Last May, I entered a contest at Pattern Review that focused on using vintage patterns. Pattern Review was also running a mini-wardrobe contest at the same time. So, I thought I’d do a two-fer and use vintage patterns to make a mini-wardrobe. Seems easy, right???
I used these two patterns as the foundation of my mini-wardrobe:
Well, eight months later, I have finally finished one ensemble: the skirt from Simplicity 4773 and the top from 5348.
The skirt went together very easily and the top just needed a FBA to make it work.
Here I am looking cheerful wearing the outfit (My Honey decided he needed more light, hence the lamp on the stool):
I really like how this turned out and will use this combination again. Heck, I may even make a mini-wardrobe out of it! Actually, I am totally relieved that it turned out well. I made a jumper out of a modern pattern, recently, that was a total disaster. Using vintage patterns really IS so much nicer and the results so much better than modern patterns! I recommend these two patterns highly if you can find them (they are from the early 1960′s).
I talked about my adventures with this outfit in this week’s Grandma’s Sewing Cabinet podcast if you’d like to take a listen to it.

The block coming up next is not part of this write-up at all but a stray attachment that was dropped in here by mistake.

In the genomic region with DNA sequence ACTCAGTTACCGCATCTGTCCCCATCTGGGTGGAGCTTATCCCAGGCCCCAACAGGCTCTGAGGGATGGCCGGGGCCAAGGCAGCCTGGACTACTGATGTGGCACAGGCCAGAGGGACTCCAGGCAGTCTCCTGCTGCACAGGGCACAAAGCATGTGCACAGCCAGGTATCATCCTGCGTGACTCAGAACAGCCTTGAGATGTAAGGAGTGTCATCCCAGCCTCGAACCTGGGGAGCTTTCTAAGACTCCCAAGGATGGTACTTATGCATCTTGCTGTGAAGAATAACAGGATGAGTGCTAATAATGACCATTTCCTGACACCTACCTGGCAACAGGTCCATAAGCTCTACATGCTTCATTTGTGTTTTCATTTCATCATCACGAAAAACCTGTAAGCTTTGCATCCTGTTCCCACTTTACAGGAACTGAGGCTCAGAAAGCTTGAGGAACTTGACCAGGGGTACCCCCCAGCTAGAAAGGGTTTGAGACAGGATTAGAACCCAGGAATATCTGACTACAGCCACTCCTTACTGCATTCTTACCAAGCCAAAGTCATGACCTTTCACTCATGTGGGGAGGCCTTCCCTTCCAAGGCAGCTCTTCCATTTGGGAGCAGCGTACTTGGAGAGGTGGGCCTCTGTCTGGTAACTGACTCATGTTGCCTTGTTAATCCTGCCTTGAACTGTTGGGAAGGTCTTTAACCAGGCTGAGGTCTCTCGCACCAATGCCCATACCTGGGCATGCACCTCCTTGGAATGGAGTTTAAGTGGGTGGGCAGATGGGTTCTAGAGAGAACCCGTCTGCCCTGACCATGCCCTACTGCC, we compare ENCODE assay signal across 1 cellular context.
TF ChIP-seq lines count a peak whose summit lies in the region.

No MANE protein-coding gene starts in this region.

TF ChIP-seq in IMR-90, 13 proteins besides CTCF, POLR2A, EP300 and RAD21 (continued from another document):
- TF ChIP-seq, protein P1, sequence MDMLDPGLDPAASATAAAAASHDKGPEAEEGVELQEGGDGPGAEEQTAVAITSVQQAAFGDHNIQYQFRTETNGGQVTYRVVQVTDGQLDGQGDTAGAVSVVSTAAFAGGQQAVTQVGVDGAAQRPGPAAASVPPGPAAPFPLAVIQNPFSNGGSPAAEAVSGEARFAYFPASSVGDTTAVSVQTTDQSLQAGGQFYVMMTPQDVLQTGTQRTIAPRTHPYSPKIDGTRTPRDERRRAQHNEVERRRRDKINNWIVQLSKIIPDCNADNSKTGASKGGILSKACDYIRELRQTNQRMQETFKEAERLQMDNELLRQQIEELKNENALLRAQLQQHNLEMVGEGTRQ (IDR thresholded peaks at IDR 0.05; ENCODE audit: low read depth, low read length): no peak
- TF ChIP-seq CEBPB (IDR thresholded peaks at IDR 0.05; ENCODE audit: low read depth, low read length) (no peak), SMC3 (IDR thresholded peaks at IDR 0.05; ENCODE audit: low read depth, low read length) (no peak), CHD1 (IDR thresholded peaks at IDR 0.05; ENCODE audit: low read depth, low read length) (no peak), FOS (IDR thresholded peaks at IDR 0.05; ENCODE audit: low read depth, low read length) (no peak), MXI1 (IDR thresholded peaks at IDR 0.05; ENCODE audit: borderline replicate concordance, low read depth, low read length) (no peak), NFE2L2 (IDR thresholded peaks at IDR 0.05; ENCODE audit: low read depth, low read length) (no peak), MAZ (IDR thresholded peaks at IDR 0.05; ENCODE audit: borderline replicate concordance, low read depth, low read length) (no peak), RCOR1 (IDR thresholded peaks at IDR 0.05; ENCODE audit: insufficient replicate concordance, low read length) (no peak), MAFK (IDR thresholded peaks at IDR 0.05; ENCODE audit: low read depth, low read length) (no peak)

I finally had a chance to finish something!!
I recently redid my kitchen chairs with home dec rooster fabric (My Honey’s choice, not mine). There were about 2 yards left so I decided to make an apron.
I tried about 5 different patterns but none of them worked because of the directional layout of those darn roosters (did I mention that My Honey chose the rooster fabric?).
I finally found a pattern that would work–a cobbler style pattern that had been my great-grandmother’s. I never saw her or my grandmother wear this style of apron but it had her writing on several pattern pieces.
This pattern was an “‘instant’ apron: Paper pattern is one piece for each fabric in each view; pin to fabric according to cutting layouts and cut instantly.”
As I mentioned in my May 8th podcast, the pattern is designed to be laid on the open fabric. But, my great-grandmother laid the pieces on the fold (like, I did). But, and this is where we differed, instead of folding the pattern piece in half, she cut the piece down the middle!
This apron tested my bias tape application skills but I am pleased with the overall results:
You can access the podcasts at Grandma’s Sewing Cabinet